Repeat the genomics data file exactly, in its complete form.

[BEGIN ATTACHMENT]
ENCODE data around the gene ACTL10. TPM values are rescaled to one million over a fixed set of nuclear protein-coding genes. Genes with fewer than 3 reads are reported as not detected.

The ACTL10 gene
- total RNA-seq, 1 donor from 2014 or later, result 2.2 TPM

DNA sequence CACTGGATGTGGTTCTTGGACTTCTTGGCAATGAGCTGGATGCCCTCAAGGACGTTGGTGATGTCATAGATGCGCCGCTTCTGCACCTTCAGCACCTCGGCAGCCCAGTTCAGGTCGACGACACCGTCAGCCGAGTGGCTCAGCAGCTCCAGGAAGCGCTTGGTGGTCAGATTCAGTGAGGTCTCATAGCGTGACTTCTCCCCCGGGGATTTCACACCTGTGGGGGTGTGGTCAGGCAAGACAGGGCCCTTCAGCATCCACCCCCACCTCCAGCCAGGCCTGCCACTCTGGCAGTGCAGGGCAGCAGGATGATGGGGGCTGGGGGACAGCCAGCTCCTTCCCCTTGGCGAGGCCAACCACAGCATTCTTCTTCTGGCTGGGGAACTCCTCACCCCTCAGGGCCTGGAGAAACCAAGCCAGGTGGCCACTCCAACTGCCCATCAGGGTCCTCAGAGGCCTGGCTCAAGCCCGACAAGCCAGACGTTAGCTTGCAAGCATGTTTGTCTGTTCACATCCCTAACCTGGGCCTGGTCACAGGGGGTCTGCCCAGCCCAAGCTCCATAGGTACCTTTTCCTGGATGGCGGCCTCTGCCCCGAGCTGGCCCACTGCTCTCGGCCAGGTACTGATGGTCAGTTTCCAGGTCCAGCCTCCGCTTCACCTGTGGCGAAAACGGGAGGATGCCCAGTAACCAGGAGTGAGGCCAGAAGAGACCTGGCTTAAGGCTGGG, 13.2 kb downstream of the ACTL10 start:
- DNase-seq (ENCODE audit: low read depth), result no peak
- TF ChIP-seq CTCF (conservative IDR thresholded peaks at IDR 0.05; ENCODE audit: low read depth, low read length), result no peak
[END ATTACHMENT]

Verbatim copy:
ENCODE data around the gene ACTL10. TPM values are rescaled to one million over a fixed set of nuclear protein-coding genes. Genes with fewer than 3 reads are reported as not detected.

The ACTL10 gene
- total RNA-seq, 1 donor from 2014 or later, result 2.2 TPM

DNA sequence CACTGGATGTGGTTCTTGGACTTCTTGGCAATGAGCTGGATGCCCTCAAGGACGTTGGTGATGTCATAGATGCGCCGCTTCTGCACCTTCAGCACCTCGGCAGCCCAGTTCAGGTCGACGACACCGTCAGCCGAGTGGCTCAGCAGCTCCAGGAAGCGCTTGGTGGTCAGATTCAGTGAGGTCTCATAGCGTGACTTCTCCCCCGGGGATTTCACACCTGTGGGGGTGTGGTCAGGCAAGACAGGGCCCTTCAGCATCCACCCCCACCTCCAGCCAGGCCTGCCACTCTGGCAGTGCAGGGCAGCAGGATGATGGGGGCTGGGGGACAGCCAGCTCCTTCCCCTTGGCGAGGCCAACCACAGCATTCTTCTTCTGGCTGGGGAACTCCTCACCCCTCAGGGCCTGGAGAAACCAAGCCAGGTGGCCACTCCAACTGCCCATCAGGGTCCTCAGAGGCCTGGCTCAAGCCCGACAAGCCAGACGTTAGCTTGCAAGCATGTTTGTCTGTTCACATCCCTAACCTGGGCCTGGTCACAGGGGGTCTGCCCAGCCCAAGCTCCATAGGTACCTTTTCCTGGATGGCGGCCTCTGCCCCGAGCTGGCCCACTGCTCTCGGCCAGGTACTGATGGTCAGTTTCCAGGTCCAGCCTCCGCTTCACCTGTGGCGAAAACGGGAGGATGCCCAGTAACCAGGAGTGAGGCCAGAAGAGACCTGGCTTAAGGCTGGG, 13.2 kb downstream of the ACTL10 start:
- DNase-seq (ENCODE audit: low read depth), result no peak
- TF ChIP-seq CTCF (conservative IDR thresholded peaks at IDR 0.05; ENCODE audit: low read depth, low read length), result no peak